When I was three and twenty
I thought I knew everything that mattered
It didn't matter that I could not find
"The value of x in an angle,"
As long as I knew who mattered in a love-triangle.
Friends came to me for advice,
I listened; I counseled
And thought I was wiser than my folks,
Who could not understand how young people thought and loved.
A score and more have passed,
And now I can find
The value of x in an angle, even in a circle!
I have learned more about the world than I did
When I was three and twenty.
But then I have also found
How cocky I was at twenty-three
Giving advice that now seem silly,
Thinking I knew better than the elderly
Whose wisdom I now think to be sound.
Strength, wisdom, kindness —
They can only come to one
Who knows quietude.
Now that I’m back home in the house where I grew up, and living with my two sisters and a nephew and my son, it is not very often that I get to find some quiet time.
I am way busier now working from home compared to working full time in China during the last 17 years, which makes me treasure more those years of solitude and reflection.
Thankfully there’s gardening and visiting my tiny garden in the morning allows me some much needed quiet moments.
The title of this post is in quotation marks because it’s a reference to Queen’s song of the same title. I was reminded of this song after I finished reading Balzac’s Father Goriot, which is such a tragic novel about a man who had spoiled his beautiful daughters, sacrificed himself for them but whom he didn’t get to even see before he died.
M. Goriot’s mistake was loving his daughters too much that he forgot to teach them what they needed to learn to be able to live independently. Perhaps his spoiling them was his way of making himself feel needed by his children for the rest of his life. And that he surely got from them — they needed and got his money until he was left with nothing except for the rags he was wearing.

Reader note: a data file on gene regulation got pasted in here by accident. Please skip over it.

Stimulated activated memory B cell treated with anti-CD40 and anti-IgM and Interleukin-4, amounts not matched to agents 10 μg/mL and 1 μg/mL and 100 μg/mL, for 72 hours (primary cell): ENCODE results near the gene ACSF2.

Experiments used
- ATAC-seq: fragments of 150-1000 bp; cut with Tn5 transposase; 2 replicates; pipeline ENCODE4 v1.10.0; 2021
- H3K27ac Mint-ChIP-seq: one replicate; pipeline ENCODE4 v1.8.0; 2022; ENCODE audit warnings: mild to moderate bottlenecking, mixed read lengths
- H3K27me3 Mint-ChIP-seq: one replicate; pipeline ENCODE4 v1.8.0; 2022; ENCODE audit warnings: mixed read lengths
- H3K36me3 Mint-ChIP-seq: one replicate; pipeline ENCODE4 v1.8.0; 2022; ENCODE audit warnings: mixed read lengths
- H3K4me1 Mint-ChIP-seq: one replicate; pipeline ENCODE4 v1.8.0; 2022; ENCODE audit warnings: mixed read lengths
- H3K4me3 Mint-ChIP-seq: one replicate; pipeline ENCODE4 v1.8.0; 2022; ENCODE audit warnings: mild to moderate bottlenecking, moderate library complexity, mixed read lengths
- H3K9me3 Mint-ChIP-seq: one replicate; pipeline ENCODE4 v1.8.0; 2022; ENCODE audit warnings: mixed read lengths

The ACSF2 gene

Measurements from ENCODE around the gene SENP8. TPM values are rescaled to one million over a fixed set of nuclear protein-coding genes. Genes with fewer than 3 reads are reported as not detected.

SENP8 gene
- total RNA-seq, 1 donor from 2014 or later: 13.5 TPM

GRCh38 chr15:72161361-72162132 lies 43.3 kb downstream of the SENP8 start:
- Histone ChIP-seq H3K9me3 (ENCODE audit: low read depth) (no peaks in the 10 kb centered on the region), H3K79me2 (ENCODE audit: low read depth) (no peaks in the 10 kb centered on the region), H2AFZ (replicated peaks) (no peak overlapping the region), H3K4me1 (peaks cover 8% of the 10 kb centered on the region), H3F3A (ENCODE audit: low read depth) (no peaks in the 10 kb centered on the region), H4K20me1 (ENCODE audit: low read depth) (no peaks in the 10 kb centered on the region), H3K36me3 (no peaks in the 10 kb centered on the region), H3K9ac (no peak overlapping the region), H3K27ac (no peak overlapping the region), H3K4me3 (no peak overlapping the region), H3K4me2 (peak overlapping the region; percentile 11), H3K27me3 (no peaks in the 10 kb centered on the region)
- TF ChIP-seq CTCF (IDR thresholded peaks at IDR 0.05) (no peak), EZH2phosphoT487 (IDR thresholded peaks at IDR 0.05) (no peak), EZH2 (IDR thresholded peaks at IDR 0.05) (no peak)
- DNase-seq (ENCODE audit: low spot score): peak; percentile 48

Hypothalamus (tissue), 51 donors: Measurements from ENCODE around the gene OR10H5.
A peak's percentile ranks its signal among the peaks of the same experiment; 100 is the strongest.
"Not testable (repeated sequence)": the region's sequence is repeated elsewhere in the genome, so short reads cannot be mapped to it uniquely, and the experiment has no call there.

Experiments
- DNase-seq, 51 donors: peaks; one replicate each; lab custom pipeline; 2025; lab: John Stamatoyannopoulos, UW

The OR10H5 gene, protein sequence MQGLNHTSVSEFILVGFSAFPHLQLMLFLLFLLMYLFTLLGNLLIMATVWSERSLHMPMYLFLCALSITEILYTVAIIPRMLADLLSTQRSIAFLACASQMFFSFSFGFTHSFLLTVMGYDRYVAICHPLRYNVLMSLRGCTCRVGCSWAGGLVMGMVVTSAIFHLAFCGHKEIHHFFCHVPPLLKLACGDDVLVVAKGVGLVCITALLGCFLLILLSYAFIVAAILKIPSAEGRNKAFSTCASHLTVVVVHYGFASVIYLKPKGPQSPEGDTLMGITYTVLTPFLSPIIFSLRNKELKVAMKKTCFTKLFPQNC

One of his daughter’s, Anastasie, also made the same mistake in loving a man (not her husband) who made her happy but who was only using her to support his gambling. She gave up everything — husband, children, father, her reputation for this lover who only loved her for her money.
In a lecture by the neuroscientist, Vilayanur Ramachandran, he talks about a hypothetical situation where he, in his capacity as a neuroscientist, shows a woman the brain scan of a man who is supposed to be in love with her and which parts of the brain are activated. The woman says, “My God! Is that all? It’s all a bunch of chemicals?” Ramanchadran advises the young man to say, “My dear, this proves it’s all real. I really am in love with you. I’m not faking it….”
Now that we know that “love” is all a bunch of chemicals, we ought to be more careful about how it controls us.
If we are aware of how our bodies are reacting to the presence of another person, and we think it is “love,” we ought to ask ourselves if this “love” is right or wrong for us and the person we “love.” If it’s only “good” for our bodies, I don’t think it’s wise to simply give in. (My friend would say, “Jeez, just don’t think!” But I say, YOU HAVE TO THINK!)
Be it romantic love or fraternal love or paternal love, our actions should be guided by reason not just by what our bodies tell us. I know sometimes it’s easier said than done, but at least we can try.
Don’t let love kill you.😇